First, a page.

CIM lands in pension-fund spotlight
The real estate developer paid middleman Villalobos nearly $16 million for securing investments from CalPERS and the California State Teachers' Retirement System. CIM is not accused of wrongdoing.
CIM has secured a $30-million federal loan to help it attract Cirque du Soleil to the Kodak Theatre at its Hollywood & Highland mall, above. In L.A., officials have offered CIM at least $58 million in loans and grants. (Christine Cotter / Los Angeles Times / November 23, 2009)
Founded in 1994 by two Israeli immigrants and an investment banker who once worked with junk-bond king Michael Milken, CIM has made its mark on some of the more recognizable developments in Southern California, including Santa Monica's Third Street Promenade.
Along the way, Hollywood-based CIM has secured billions of dollars in pension fund investments and tens of millions of dollars in public subsidies -- chiefly by locating many of its projects in struggling neighborhoods where grants, loans and other forms of taxpayer help were readily available.
In recent weeks, its voracious appetite for public investment landed CIM in the public spotlight.
Recently released documents show that CIM paid former Los Angeles Deputy Mayor Alfred J.R. Villalobos nearly $16 million in fees for securing investments from the California Public Employees' Retirement System and the California State Teachers' Retirement System.
CIM has not been accused of any wrongdoing, but CalPERS officials said they were unaware of the amounts CIM and others had paid to Villalobos and other so-called placement agents, who lobby pension funds on behalf of big money managers. CalPERS officials have also hired an outside law firm to determine whether the fees and investments were proper.
CalPERS has a $466-million balance in a CIM fund initially pitched by Villalobos, and over the last decade has agreed to invest nearly $1.9 billion with the company.
In Los Angeles, meanwhile, the Securities and Exchange Commission has asked former Fire and Police Pensions board member Elliott Broidy to disclose his communications with CIM and other firms, according to court documents.
Broidy pleaded guilty Dec. 3 to a felony corruption charge in New York, admitting that he paid $1 million in gifts to public pension officials there to win $250 million in investment capital for his private equity fund.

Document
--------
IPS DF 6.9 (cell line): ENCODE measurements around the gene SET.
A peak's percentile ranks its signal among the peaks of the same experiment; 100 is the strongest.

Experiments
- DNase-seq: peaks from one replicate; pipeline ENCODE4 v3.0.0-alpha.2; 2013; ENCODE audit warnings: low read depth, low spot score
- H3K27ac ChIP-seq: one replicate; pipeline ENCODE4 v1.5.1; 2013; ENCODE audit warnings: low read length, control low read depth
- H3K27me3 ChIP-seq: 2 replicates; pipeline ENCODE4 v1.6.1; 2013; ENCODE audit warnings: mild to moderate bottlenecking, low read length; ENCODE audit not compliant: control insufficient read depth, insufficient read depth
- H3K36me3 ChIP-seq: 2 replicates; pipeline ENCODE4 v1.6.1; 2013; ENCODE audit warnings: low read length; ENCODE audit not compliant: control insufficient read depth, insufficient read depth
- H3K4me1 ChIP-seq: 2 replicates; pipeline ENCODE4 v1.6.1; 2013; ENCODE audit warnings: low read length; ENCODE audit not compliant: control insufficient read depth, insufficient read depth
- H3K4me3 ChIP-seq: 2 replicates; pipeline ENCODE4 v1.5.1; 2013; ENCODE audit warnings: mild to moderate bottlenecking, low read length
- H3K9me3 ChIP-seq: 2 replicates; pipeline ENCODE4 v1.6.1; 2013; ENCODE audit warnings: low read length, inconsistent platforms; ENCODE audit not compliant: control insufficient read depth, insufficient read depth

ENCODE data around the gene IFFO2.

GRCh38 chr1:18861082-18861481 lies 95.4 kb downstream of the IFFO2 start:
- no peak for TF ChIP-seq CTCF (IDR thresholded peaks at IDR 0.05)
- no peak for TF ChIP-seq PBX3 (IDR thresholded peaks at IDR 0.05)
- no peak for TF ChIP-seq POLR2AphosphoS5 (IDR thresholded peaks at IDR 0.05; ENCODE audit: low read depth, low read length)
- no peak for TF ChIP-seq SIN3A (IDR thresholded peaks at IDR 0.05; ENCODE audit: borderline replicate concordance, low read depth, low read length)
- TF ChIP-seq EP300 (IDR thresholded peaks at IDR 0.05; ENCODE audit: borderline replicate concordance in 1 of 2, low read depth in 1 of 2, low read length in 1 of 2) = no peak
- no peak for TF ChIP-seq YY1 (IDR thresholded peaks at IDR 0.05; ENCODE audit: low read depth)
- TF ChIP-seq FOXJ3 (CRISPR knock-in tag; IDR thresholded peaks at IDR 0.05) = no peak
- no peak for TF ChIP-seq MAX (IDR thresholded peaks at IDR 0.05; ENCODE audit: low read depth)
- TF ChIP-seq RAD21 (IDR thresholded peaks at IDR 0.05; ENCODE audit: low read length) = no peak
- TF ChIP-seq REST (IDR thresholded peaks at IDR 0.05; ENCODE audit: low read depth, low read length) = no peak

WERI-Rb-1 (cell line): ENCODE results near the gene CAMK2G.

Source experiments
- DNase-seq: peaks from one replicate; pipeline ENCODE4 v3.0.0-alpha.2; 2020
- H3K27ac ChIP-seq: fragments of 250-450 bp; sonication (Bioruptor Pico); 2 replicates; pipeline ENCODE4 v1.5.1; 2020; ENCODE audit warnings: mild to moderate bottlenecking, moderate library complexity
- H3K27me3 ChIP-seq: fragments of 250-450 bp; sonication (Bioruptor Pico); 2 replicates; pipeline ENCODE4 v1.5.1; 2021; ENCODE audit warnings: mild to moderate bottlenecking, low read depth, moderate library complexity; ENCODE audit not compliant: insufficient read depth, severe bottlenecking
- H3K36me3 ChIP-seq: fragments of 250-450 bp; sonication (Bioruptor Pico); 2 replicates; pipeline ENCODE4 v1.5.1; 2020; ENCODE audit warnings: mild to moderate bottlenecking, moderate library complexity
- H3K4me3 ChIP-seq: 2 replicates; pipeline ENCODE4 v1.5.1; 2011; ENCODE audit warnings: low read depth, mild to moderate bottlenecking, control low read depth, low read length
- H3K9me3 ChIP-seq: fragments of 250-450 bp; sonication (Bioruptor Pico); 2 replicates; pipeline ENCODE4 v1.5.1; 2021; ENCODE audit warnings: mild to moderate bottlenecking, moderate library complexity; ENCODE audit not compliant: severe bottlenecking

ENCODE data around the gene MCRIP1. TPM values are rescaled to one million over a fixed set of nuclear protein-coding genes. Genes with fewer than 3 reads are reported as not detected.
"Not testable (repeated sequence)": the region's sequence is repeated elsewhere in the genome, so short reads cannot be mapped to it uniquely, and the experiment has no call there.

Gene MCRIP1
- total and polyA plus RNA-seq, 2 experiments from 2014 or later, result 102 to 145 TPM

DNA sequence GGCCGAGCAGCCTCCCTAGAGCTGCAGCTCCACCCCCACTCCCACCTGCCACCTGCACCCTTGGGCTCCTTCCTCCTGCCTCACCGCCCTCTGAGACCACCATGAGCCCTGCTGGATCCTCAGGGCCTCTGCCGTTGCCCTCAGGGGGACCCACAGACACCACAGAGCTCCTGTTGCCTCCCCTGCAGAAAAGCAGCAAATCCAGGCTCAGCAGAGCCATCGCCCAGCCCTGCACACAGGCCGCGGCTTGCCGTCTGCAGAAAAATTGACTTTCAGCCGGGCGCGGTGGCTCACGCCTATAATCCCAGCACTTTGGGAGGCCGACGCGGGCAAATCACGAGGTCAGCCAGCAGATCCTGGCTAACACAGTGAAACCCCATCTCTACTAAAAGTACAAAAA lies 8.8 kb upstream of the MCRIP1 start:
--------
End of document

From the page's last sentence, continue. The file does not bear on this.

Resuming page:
While on the Los Angeles board, Broidy voted in 2007 to invest $30 million in CIM. At that time, CIM had $500,000 invested in Markstone Capital Partners, a fund that Broidy managed. CIM said the investment was personally staked by the company's principals, not pension money.
Fire and Police Pensions board President George Aliano said he was not aware of the relationship between Broidy and CIM until recently, and criticized CIM for not disclosing it. "For me, it will be difficult to invest in them" in the future, Aliano said.
Executives at the company, which employs 200 workers, declined to be interviewed for this article but answered some questions in writing.
In a statement, CIM said it had provided state pension officials "ample disclosures concerning its use of placement agents" such as Villalobos and did not want to distract from the ongoing investigations.
The company did not address Aliano's complaints, but said it had been "a pioneer in the adaptive reuse of California downtown real estate to meet the demands of a nationwide trend toward urban living."
CIM's growing list of projects and properties includes the Ralphs supermarket in downtown Los Angeles, the Lady Luck Hotel & Casino in Las Vegas and downtown renewal projects from Anaheim to San Jose.
"They were in the Hollywood market before most of the players went there. They were in Santa Monica before the Third Street Promenade took off. They have been ahead of the curve," said Bob Safai, a commercial real estate broker with Madison Partners.
CIM's founders first met by chance in 1987 when two friends from Israel -- Shaul Kuba and Avi Shemesh -- showed up at the home of Richard Ressler to talk about landscaping his property.
Shemesh and Kuba both grew up in Herzliya, a city outside Tel Aviv. They served in the same brigade of the Israeli army and arrived in the United States at the same time. By the 1980s, Shemesh had a landscaping and contracting company and Kuba had an electrical business.
Ressler, who holds a law degree and MBA from Columbia University, had spent part of that decade handling mergers and acquisitions for Drexel Burnham Lambert, the firm made famous by Milken.